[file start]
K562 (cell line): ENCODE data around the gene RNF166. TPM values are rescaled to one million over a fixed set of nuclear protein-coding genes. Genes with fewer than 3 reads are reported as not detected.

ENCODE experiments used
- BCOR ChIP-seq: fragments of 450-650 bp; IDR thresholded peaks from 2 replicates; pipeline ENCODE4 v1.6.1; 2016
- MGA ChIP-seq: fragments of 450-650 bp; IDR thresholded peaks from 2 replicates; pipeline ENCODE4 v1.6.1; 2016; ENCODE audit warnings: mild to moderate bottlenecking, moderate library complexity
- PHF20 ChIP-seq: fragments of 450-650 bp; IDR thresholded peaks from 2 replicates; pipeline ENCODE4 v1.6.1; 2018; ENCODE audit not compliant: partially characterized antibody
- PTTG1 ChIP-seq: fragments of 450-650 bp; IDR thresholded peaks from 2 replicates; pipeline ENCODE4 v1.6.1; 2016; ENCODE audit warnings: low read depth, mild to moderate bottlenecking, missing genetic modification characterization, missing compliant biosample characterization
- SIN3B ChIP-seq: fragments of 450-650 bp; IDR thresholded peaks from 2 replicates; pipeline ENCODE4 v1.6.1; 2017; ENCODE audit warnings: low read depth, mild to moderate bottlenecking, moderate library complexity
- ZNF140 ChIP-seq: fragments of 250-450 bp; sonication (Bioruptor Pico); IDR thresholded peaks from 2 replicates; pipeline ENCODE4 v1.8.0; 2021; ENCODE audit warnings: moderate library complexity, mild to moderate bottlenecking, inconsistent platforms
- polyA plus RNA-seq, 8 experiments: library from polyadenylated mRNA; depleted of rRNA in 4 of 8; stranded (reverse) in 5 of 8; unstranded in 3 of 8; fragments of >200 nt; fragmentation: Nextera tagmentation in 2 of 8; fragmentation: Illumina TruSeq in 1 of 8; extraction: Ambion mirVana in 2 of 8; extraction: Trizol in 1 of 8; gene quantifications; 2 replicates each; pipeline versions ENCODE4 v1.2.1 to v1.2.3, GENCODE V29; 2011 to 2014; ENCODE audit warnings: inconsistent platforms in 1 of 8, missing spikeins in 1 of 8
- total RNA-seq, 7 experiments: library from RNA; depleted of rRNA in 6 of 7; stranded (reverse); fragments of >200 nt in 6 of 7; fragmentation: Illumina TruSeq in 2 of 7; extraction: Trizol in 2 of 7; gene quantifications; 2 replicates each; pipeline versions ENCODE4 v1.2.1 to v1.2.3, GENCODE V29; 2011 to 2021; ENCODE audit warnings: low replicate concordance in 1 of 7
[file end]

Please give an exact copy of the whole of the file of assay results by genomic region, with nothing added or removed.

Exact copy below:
K562 (cell line): ENCODE data around the gene RNF166. TPM values are rescaled to one million over a fixed set of nuclear protein-coding genes. Genes with fewer than 3 reads are reported as not detected.

ENCODE experiments used
- BCOR ChIP-seq: fragments of 450-650 bp; IDR thresholded peaks from 2 replicates; pipeline ENCODE4 v1.6.1; 2016
- MGA ChIP-seq: fragments of 450-650 bp; IDR thresholded peaks from 2 replicates; pipeline ENCODE4 v1.6.1; 2016; ENCODE audit warnings: mild to moderate bottlenecking, moderate library complexity
- PHF20 ChIP-seq: fragments of 450-650 bp; IDR thresholded peaks from 2 replicates; pipeline ENCODE4 v1.6.1; 2018; ENCODE audit not compliant: partially characterized antibody
- PTTG1 ChIP-seq: fragments of 450-650 bp; IDR thresholded peaks from 2 replicates; pipeline ENCODE4 v1.6.1; 2016; ENCODE audit warnings: low read depth, mild to moderate bottlenecking, missing genetic modification characterization, missing compliant biosample characterization
- SIN3B ChIP-seq: fragments of 450-650 bp; IDR thresholded peaks from 2 replicates; pipeline ENCODE4 v1.6.1; 2017; ENCODE audit warnings: low read depth, mild to moderate bottlenecking, moderate library complexity
- ZNF140 ChIP-seq: fragments of 250-450 bp; sonication (Bioruptor Pico); IDR thresholded peaks from 2 replicates; pipeline ENCODE4 v1.8.0; 2021; ENCODE audit warnings: moderate library complexity, mild to moderate bottlenecking, inconsistent platforms
- polyA plus RNA-seq, 8 experiments: library from polyadenylated mRNA; depleted of rRNA in 4 of 8; stranded (reverse) in 5 of 8; unstranded in 3 of 8; fragments of >200 nt; fragmentation: Nextera tagmentation in 2 of 8; fragmentation: Illumina TruSeq in 1 of 8; extraction: Ambion mirVana in 2 of 8; extraction: Trizol in 1 of 8; gene quantifications; 2 replicates each; pipeline versions ENCODE4 v1.2.1 to v1.2.3, GENCODE V29; 2011 to 2014; ENCODE audit warnings: inconsistent platforms in 1 of 8, missing spikeins in 1 of 8
- total RNA-seq, 7 experiments: library from RNA; depleted of rRNA in 6 of 7; stranded (reverse); fragments of >200 nt in 6 of 7; fragmentation: Illumina TruSeq in 2 of 7; extraction: Trizol in 2 of 7; gene quantifications; 2 replicates each; pipeline versions ENCODE4 v1.2.1 to v1.2.3, GENCODE V29; 2011 to 2021; ENCODE audit warnings: low replicate concordance in 1 of 7